Use of stomach acid-suppressive medications associated with increased risk of pneumonia

October 26, 2004

Individuals who use gastric acid-suppressive medications may be at an elevated risk of developing community-acquired pneumonia, according to an article in the October 27 issue of JAMA.

According to background information in the article, 20 to 40 percent of the general population experiences at least one episode of indigestion or gastroesophageal reflux disease (GERD, a backflow of acid from the stomach into the swallowing tube or esophagus) and five percent consult a general practitioner for their ailment. In primary care, a common way to treat these symptoms is to reduce gastric (stomach) acid secretions with the use of acid-suppressive drugs. However, these medications can increase vulnerability to infections, as stomach acidity is a major defense mechanism against ingested pathogens.

Robert J.F. Laheij, Ph.D., from the University Medical Center St. Radboud, Nijmegen, Netherlands, and colleagues studied pneumonia rates of both patients who did and did not use acid-suppressing medication. Patients were identified from the Integrated Primary Care Information (IPCI) database between January 1995 and December 2002. The study population included 364,683 individuals from the Netherlands who developed 5,551 cases of pneumonia for the first time.

The researchers found that current use of all acid-suppressive drugs was associated with a 27 percent increase in the risk of pneumonia, with higher risks for specific classes of acid-suppressive drugs (such as proton pump inhibitors or H2-receptor antagonist drugs).

"The effectiveness of acid-suppressive drugs in the treatment of upper gastrointestinal tract symptoms is excellent. Acid-suppressive drugs nevertheless seem to have some significant drawbacks," write the authors. "Persons using acid-suppressive drugs more often develop a community-acquired pneumonia compared with those who do not use acid-suppressive drugs, which is in general not a problem because the risk for developing pneumonia is low. The increased risk for pneumonia is a problem for patients who are at increased risk for infection, especially because community-acquired pneumonia is potentially dangerous." (JAMA. 2004; 292:1955-1960. Available post-embargo at www.jama.com)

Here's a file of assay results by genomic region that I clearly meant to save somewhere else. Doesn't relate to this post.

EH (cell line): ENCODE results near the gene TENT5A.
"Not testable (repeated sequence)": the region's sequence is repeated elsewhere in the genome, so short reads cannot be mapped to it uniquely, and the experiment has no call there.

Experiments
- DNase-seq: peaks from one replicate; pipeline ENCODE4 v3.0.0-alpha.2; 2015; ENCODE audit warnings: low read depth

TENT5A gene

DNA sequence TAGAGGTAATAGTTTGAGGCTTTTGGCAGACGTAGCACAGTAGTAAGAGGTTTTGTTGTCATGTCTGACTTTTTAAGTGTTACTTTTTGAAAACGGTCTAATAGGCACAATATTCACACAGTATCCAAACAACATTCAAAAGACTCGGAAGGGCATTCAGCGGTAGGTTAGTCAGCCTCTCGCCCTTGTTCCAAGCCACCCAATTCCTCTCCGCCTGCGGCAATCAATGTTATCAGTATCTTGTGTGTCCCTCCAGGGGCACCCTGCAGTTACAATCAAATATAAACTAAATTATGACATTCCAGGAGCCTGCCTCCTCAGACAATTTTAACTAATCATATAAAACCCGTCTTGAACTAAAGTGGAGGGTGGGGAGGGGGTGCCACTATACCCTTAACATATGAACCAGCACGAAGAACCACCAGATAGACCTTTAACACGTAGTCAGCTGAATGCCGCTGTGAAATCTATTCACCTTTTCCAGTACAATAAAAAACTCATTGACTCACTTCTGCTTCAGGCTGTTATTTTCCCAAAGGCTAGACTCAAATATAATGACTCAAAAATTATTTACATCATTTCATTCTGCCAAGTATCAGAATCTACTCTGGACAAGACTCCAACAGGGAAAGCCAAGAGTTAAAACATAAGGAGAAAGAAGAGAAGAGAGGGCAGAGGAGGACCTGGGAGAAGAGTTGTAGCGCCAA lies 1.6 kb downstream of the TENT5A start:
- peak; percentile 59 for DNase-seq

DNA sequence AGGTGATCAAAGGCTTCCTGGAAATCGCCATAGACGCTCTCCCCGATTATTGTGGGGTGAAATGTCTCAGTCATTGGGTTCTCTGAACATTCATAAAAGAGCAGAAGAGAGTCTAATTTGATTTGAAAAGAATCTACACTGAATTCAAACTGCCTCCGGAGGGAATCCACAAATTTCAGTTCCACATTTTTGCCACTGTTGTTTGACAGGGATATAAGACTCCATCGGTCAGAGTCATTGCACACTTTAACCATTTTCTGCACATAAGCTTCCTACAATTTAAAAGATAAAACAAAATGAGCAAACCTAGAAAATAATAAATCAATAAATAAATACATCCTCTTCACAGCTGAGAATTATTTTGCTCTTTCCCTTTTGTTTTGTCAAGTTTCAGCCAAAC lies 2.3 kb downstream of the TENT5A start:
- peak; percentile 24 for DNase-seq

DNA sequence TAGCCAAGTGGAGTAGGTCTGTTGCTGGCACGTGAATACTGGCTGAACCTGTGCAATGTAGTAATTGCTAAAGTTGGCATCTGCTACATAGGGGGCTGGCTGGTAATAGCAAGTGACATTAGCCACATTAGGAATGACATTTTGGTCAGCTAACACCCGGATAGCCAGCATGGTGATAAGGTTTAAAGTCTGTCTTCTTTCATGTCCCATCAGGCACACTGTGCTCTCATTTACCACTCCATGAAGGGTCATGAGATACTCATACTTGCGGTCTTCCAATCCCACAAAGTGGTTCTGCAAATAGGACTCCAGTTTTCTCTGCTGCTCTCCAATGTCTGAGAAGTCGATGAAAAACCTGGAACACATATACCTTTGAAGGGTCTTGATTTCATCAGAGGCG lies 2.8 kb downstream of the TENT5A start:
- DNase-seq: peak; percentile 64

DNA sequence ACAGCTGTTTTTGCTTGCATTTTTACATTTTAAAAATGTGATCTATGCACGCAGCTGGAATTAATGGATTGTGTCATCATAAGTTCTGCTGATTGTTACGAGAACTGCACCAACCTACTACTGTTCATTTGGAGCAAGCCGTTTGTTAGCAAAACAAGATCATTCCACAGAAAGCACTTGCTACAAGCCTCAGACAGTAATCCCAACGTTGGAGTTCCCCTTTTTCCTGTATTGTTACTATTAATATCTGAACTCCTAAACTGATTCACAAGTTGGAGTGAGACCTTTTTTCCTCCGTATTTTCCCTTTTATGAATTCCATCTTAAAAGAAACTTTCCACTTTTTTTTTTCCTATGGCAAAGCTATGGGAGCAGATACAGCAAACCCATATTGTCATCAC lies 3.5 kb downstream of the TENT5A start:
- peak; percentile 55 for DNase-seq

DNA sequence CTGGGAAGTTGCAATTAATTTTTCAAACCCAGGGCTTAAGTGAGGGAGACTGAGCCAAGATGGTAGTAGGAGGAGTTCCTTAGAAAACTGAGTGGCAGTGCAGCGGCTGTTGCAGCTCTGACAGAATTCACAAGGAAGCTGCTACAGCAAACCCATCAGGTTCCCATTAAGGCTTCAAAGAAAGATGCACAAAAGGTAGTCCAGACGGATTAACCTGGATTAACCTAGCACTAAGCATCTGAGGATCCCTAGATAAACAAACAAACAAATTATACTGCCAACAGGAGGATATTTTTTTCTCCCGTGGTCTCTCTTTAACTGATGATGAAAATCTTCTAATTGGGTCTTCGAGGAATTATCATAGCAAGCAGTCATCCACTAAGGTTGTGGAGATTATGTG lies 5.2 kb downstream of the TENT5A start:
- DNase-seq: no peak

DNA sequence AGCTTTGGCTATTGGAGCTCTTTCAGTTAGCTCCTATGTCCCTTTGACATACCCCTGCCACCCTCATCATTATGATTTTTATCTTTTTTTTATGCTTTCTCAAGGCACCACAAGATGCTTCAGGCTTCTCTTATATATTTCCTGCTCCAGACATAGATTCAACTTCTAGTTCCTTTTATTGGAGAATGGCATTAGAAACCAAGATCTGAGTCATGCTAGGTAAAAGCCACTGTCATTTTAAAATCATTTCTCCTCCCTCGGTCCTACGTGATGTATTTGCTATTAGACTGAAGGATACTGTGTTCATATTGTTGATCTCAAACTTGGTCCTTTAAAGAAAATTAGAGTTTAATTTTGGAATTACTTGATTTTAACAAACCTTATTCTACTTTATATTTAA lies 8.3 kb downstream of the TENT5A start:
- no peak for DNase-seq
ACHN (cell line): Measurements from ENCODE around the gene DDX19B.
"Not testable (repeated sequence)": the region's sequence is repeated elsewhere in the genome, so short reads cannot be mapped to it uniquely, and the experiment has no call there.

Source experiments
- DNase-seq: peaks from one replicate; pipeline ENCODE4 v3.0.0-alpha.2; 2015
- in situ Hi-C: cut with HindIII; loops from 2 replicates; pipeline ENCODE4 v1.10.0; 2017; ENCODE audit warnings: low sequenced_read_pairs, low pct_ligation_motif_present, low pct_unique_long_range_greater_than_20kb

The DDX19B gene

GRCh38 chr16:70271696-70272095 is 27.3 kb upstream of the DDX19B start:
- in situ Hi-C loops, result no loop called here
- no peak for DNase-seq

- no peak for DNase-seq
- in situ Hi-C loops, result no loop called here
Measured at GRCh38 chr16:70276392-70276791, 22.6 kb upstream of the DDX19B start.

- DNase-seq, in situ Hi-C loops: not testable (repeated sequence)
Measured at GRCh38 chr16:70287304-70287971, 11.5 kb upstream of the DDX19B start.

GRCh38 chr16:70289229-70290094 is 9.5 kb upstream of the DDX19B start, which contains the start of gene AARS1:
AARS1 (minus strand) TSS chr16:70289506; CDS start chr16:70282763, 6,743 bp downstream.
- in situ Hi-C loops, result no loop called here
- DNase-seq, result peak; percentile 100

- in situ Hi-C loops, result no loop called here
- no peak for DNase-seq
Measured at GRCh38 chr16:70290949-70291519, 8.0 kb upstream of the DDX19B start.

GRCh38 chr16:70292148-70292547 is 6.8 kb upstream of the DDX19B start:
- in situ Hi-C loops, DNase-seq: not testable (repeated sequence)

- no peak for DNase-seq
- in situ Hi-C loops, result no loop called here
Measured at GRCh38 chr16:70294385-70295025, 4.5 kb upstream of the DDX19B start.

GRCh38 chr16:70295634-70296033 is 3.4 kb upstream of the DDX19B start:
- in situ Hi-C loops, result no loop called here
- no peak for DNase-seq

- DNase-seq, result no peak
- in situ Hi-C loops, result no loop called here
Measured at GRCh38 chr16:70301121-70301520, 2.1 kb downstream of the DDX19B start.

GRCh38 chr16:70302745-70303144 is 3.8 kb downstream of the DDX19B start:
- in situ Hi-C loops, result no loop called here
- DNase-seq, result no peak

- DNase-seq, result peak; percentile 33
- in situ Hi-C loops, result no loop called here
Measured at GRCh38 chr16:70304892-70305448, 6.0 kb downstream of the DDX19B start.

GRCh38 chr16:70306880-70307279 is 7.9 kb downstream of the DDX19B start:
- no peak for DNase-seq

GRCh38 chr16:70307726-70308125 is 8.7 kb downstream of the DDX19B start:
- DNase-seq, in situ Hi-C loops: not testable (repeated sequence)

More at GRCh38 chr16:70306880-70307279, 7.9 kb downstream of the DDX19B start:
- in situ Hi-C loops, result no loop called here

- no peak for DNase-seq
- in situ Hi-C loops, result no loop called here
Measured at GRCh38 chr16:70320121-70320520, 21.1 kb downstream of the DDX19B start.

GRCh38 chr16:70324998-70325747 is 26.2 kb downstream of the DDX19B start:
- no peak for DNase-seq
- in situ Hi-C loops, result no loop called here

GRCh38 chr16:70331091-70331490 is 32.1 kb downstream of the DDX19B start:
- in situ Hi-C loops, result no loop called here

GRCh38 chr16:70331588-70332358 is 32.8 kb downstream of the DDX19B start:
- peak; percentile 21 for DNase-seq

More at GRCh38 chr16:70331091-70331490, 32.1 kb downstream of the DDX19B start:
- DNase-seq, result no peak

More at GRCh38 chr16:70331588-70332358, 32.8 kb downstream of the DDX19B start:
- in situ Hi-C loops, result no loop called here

Editorial: Acid Suppression and Pneumonia - A Clinical Indication for Rational Prescribing

In an accompanying editorial, James C. Gregor, M.D., from the University of Western Ontario, London, Ontario, Canada, examines the effectiveness and risks of acid-suppressive drugs.

"Because of their efficacy and impressive safety profile that has far exceeded original expectations, acid-suppressing drugs have consistently been among the most widely prescribed medications worldwide, with almost $13 billion in sales in 1998 and an annual growth rate of three percent."

Dr. Gregor states that these drugs are now widely used to treat a number of gastrointestinal diseases. "As the indications for these drugs expand further and as the population ages, the number of patient-years of exposure will continue to increase and any unrecognized complications will become of greater importance."

He concludes by saying: "If acid suppression causes some cases of pneumonia, it is reassuring that the risk is relatively small and that the complication in most cases is usually amenable to therapy. However, no medication is without potential adverse effects. Concerns for patient safety should guide initial prescribing and perhaps more importantly, chronic use of even the most apparently benign drug."

(JAMA. 2004; 292: 2012-2013. Available post-embargo at www.jama.com)
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The JAMA Network Journals

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